The stigma surrounding the LGBTQ+ community, especially “non-conforming” individuals, led August Branch of Greenville to become an active advocate for the community. He is a volunteer for the “Trans Lifeline.”
According to statistics from the Trans Lifeline, incoming calls from North Carolina have spiked since House Bill 2 passed on March 23. The new law has broad repercussions for everyone in the state, especially the estimated 250,000 members of the LGBTQ+ community – a Williams Institute approximation.
“Custody of their children could become a battle because of it. Veterans also lose protection. People of color, race, religion, no longer have the right to fight discrimination in this state.”
Proponents of House Bill 2 and “religious freedom laws” debated and passed across the south and Midwest have said these laws underscore a desire for personal liberty among those with more traditional values.
Terry says personal liberty is exactly what members of the LGBTQ+ are looking for, too.
Seven eastern communities – Wilmington, New Bern, Greenville, Rocky Mount, Wilson, Fayetteville, and Jacksonville – are among the top 27 for rate of same-sex couples in the state, according to the Williams Institute study, based on the 2010 census.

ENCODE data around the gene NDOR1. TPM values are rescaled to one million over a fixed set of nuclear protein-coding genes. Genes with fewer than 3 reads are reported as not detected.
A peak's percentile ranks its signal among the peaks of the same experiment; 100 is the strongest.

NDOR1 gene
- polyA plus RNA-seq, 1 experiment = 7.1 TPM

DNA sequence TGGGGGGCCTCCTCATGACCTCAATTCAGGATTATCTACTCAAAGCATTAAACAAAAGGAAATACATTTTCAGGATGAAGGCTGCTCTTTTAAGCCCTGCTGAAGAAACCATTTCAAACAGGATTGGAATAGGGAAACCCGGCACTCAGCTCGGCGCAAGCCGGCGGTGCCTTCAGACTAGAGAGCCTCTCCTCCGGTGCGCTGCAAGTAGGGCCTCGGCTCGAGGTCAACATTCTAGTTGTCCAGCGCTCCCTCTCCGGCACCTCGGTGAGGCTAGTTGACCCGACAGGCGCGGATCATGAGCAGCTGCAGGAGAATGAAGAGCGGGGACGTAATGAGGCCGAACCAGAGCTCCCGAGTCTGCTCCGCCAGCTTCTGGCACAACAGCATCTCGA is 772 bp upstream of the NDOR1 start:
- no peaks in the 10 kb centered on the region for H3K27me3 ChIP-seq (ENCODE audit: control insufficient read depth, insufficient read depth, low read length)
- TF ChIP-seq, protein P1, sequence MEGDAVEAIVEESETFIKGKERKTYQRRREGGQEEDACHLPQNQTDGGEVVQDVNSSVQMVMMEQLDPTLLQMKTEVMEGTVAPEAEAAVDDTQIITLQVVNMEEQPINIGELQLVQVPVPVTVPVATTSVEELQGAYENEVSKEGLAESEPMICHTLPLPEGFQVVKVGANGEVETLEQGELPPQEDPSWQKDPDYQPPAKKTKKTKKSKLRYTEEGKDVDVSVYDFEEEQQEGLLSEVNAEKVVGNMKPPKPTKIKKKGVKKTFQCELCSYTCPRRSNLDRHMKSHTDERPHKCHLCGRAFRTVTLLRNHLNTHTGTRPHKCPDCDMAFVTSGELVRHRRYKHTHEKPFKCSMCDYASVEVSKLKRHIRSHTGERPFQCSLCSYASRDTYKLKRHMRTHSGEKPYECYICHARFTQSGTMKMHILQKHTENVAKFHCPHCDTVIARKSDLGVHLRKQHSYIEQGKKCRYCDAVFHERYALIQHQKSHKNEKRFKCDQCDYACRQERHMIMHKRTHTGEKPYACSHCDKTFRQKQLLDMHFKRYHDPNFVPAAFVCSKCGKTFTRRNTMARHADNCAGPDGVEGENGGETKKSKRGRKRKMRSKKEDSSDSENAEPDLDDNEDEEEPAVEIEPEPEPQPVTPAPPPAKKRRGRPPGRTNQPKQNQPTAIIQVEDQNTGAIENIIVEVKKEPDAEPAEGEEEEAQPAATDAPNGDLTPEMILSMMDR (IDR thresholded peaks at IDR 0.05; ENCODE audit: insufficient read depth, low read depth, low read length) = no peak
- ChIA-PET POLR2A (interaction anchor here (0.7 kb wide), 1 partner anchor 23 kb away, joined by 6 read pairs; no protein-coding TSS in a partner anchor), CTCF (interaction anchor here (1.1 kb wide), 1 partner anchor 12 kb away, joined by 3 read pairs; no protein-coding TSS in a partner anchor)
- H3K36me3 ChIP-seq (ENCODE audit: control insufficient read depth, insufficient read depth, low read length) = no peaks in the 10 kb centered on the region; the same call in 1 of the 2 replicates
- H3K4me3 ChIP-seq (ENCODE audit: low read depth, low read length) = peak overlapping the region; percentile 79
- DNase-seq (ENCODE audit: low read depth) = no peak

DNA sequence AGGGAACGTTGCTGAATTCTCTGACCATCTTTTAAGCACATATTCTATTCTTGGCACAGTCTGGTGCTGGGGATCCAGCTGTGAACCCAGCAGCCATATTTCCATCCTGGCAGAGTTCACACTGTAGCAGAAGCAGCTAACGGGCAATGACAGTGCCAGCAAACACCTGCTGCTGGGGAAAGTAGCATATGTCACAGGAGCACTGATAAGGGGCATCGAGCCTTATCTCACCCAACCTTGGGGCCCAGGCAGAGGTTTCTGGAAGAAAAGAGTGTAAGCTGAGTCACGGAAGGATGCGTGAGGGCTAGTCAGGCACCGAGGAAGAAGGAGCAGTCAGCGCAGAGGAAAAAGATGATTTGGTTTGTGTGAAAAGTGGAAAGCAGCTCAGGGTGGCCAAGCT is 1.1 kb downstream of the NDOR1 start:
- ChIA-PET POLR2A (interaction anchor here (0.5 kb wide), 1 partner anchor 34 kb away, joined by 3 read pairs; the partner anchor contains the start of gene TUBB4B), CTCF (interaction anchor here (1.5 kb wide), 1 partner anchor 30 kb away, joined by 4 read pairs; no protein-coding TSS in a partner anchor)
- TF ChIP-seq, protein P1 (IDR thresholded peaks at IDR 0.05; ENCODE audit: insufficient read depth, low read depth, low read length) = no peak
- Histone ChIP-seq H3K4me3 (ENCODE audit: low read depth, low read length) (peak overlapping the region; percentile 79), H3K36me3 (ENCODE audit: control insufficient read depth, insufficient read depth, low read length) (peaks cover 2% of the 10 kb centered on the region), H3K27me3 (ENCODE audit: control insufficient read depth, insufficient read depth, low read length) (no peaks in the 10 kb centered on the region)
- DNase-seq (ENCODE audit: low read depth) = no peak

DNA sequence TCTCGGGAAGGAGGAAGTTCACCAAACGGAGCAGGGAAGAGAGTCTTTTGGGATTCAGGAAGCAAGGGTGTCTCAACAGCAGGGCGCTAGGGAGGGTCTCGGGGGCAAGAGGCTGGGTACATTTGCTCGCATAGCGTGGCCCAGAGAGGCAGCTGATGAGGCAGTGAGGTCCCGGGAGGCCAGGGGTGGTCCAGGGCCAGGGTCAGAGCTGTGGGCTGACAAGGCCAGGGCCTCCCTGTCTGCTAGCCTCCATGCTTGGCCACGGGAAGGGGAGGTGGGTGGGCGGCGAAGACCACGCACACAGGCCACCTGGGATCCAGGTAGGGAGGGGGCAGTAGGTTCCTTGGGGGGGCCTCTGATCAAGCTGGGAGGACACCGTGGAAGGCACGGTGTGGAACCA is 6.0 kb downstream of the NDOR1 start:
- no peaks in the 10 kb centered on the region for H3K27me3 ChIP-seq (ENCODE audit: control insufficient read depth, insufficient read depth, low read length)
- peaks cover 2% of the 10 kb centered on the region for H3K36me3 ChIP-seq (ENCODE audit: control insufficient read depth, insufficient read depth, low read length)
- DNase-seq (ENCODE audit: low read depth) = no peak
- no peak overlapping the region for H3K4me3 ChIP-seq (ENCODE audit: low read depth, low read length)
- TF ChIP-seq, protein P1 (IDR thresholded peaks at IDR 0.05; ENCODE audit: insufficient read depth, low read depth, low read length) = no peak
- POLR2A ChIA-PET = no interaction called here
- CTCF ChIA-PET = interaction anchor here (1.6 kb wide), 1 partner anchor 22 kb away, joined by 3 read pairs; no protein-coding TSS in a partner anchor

“We disagree with you and we don’t like a lot of the things you believe in and we’re not telling you that you can’t believe those things and that you can’t live that way – so just to do us the same courtesy. You don’t have to agree with us, you don’t have to like it, you can condemn us to hell all you want in your private spaces. But, at the end of the day, we’re all Americans and America awards us the right, will multiple amendments to our Constitution, to live the way that we want to live authentically and that doesn’t affect you.”
But they said things can be just as disheartening within the LGBTQ+ community. They said there’s a lack of recognition from those within the community who are “cis-gendered” – that is, those whose gender identity aligns with their given sex.
“Cis” is derived from a term used in the field of chemistry in which two atoms land on the same side of a molecule.